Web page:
Skip Ribbon Commands
Skip to main content
Navigate Up
Sign In

Mosquitoes

Avoiding Mosquito Bites and the Diseases they can Carry

Apart from the obvious problem that mosquito bites become itchy, avoiding mosquito bites is the one effective way of preventing mosquito borne diseases. Extra care should be taken with children and those with weakened immune systems due to chronic disease as they are more likely to develop an illness if infected by a virus than the general population. 

Why Do Mosquitos Bite People?

Only the adult female mosquito actually bites people, males will never have a blood meal. The female needs the blood for protein in order for her eggs to develop. After a full blood meal, she searches for a suitable place to lay her eggs.  The hatchlings (wrigglers, small larvae that are in constant motion) need water to survive and develop into adults. This usually takes from 3-4 days to around a week depending on the species. 

How to Prevent Getting Bitten    

  • Use an effective repellent on exposed skin areas. Re-apply within a few hours, as protection wears off from perspiration, particularly on hot nights. The best mosquito repellents contain Diethyl Toluamide (DEET less than 20%), so check the label. Note, however, that prolonged or excessive use of repellents can be dangerous, particularly on babies and young children. Avoid putting repellent near eyes and mouth, spread sparingly over the skin, and rinse off once you are indoors.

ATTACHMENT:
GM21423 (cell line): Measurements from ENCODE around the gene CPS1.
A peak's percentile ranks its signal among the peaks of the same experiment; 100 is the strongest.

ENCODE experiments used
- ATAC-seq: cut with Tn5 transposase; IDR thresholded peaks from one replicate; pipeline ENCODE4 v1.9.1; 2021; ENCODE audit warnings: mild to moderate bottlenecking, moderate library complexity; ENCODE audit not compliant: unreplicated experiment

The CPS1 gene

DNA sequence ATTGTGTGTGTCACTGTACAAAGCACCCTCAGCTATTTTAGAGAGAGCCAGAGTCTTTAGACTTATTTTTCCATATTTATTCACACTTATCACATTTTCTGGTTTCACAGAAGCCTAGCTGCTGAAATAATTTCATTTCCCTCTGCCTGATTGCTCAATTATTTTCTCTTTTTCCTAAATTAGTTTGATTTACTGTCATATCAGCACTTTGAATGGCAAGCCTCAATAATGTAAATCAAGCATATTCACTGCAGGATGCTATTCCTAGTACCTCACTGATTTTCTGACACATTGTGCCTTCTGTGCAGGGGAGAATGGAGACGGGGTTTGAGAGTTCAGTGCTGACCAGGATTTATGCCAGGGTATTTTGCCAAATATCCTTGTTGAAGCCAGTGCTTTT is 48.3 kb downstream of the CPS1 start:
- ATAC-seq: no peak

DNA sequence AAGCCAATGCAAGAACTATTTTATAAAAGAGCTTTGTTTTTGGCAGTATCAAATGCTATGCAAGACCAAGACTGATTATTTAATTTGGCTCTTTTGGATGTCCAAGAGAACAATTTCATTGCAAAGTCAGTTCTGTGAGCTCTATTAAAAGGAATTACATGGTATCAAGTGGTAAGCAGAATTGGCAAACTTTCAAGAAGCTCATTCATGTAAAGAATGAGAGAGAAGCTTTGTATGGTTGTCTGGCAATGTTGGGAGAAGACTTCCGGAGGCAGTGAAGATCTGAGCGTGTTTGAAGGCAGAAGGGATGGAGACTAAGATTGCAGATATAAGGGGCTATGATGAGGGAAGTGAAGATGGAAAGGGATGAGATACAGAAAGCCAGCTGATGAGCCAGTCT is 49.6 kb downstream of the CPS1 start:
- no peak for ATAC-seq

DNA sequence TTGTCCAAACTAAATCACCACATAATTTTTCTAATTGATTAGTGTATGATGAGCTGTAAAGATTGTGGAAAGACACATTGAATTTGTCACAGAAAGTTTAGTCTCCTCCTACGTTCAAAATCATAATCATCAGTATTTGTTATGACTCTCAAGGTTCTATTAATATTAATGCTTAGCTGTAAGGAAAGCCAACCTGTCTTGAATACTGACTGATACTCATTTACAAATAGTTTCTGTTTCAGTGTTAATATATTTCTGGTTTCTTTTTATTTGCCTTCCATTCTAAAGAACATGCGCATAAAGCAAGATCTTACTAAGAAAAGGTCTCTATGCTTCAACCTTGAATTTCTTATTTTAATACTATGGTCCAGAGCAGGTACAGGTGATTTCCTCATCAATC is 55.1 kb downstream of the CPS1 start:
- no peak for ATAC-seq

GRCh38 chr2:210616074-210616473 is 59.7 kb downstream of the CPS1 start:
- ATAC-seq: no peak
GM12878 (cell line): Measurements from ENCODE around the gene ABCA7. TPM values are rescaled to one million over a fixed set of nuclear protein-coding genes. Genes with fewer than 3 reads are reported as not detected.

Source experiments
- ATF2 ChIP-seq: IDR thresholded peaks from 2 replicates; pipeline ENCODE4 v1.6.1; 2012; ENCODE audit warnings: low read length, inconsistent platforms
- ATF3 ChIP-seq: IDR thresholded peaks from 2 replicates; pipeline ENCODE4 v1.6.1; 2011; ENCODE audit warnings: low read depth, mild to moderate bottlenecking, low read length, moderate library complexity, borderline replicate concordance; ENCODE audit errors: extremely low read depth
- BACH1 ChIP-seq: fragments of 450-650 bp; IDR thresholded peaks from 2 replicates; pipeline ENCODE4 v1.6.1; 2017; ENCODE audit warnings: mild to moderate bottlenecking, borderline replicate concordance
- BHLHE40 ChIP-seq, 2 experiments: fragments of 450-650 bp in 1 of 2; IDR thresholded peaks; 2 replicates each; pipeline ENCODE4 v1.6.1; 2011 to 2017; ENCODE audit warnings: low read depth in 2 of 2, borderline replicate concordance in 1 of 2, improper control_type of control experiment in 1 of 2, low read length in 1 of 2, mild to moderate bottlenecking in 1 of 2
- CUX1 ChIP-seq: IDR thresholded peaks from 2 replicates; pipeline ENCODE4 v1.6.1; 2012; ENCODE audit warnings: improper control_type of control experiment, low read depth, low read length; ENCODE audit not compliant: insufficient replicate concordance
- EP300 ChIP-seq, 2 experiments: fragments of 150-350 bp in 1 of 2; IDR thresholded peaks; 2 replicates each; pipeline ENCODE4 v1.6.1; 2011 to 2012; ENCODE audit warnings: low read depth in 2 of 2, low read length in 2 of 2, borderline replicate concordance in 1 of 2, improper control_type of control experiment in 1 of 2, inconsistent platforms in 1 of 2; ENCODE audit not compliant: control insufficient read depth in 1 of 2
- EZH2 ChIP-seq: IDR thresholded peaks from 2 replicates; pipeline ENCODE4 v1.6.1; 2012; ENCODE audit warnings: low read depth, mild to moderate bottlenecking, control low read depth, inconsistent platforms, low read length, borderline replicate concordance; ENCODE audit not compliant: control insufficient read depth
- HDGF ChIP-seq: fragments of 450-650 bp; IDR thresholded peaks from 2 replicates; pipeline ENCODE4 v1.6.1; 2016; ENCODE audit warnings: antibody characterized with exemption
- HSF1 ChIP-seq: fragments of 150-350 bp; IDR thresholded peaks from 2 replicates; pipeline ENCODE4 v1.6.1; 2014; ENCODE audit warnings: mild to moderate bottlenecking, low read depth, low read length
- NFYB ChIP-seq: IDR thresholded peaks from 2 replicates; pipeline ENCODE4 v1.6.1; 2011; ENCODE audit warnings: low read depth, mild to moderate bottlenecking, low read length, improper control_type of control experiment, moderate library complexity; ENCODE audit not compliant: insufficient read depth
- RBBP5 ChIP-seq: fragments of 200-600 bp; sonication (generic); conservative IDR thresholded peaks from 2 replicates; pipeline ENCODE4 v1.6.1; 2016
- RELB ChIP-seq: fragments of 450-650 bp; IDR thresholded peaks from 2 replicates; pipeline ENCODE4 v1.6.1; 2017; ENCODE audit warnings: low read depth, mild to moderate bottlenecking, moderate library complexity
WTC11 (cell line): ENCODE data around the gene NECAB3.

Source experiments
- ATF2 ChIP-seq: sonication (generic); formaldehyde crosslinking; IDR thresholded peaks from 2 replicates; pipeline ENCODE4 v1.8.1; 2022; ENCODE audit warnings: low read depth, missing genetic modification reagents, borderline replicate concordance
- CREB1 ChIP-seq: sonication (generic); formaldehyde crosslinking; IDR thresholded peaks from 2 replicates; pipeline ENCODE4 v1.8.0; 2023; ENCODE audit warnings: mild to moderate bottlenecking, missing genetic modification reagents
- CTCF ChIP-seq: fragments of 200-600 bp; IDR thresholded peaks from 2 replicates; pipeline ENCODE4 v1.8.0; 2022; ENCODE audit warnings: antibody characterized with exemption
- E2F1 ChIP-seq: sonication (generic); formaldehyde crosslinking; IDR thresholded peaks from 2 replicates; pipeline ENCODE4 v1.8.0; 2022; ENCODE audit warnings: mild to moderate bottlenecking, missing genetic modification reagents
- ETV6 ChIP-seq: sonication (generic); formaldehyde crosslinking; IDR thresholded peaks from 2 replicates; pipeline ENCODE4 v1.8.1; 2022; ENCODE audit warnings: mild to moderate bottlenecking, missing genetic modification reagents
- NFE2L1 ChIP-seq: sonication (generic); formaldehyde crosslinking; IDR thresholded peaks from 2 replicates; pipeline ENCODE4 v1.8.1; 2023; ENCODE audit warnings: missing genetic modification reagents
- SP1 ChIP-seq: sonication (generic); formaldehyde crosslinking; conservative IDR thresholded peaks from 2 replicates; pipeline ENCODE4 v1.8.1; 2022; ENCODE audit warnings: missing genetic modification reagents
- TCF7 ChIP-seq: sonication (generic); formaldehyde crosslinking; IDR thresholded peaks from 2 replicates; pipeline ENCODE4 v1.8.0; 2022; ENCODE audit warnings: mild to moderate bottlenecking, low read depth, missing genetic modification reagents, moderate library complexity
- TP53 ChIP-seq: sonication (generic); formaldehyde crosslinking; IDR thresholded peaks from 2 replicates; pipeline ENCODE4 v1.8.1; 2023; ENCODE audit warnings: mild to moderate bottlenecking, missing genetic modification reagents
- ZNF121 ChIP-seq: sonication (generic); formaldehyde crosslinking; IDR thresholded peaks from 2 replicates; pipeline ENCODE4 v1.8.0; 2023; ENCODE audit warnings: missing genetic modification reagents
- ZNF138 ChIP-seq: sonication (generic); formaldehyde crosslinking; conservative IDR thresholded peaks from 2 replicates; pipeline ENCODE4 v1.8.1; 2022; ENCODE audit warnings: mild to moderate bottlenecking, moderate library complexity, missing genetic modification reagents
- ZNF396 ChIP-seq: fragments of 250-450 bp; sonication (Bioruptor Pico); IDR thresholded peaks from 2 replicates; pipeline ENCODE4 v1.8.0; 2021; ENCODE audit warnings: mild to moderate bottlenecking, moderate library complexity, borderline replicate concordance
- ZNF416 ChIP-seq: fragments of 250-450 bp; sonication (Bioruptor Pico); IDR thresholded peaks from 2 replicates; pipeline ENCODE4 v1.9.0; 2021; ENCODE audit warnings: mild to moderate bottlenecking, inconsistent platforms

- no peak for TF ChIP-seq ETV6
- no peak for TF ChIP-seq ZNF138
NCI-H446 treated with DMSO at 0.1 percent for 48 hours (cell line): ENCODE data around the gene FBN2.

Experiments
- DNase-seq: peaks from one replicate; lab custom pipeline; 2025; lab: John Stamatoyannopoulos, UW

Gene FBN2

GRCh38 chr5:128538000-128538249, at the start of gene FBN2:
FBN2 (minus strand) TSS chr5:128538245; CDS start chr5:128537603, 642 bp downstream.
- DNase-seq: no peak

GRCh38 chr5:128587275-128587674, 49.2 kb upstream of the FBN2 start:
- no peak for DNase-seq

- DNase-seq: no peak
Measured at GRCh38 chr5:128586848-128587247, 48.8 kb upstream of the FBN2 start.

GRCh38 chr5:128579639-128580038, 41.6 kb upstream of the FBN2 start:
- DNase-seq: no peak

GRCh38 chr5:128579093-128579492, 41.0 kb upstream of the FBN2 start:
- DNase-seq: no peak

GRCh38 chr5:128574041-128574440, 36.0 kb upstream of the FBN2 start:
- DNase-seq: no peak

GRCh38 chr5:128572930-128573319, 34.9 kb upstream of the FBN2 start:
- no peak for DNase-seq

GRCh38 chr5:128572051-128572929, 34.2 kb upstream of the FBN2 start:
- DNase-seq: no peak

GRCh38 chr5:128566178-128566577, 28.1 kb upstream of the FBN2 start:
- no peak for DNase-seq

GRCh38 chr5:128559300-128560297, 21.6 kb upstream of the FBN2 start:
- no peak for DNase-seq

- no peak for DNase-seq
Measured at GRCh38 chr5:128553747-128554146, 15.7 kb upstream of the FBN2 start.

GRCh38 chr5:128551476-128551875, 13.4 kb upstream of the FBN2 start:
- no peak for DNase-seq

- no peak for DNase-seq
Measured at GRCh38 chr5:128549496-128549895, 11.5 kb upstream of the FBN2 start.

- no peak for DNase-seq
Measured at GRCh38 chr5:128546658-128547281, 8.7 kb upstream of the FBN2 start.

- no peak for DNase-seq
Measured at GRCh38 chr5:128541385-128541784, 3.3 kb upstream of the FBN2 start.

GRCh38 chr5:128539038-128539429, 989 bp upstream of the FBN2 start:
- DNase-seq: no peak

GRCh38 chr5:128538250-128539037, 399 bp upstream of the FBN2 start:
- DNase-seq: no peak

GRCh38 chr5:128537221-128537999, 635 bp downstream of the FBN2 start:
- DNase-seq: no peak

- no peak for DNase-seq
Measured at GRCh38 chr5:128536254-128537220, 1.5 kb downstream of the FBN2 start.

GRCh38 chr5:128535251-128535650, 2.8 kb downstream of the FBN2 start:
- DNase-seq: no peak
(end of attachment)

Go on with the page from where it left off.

• Provide mosquito netting, where necessary—both indoors and outdoors.
  • Cover up as much as possible with loose fitting clothing and sensible footwear. Avoid tight clothes.
  • Cover your clothes with repellent as mosquitoes can bite through material, but be careful, some repellents stain clothes.
  • Light mosquito coils or use vapourising mats. Note, however, that devices that use light to attract and electrocute insects have not been proved to be effective in reducing mosquito numbers.
  • Ensure you cover all windows, doors, chimneys, vents and other entrances with insect screens that are in good condition.

Tips to Help Remove Mosquito Breeding Sites Around Your Home      

  • Mosquitos breed in areas where there is standing water, even a centimetre depth of water is sufficient for many species.       
  • Where water must be available, for pets, in birdbaths and for other animals, it is necessary to change the water and flush out the container at least once a week.       
  • Cover water surface in any rainwater collection tank with a lid or a thin film of kerosene or parrafin.       
  • Clean out eaves, troughs and gutters.       
  • Remove old tyres or drill holes in those used for playground equipment to allow them to drain.       
  • Turn over or remove plastic pots.       
  • Pick up broken, discarded or unused toys and containers.       
  • Check tarps on boats or other equipment that may collect water in pockets or indentations.       
  • Store children's wading pools upside down when not in use.       
  • Change the water in the bottom of plant containers regularly.       
  • Remove vegetation or obstacles in drainage ditches that prevent flow of water.       
  • Fix dripping outdoor taps that create pools of water.

Useful Links

Vector Borne Diseases
http://www.health.nsw.gov.au/PublicHealth/environment/pests.asp

Mosquitoes are a Health Hazard
http://www.health.nsw.gov.au/factsheets/infectious/mosquito.html

Barmah Forest Virus Fact Sheet
http://www.health.nsw.gov.au/factsheets/infectious/barmah_forest_virus.html

Ross River Virus Fact Sheet
http://www.health.nsw.gov.au/publichealth/infectious/diseases/rossriver.asp

Learn More About Mosquitoes
http://medent.usyd.edu.au/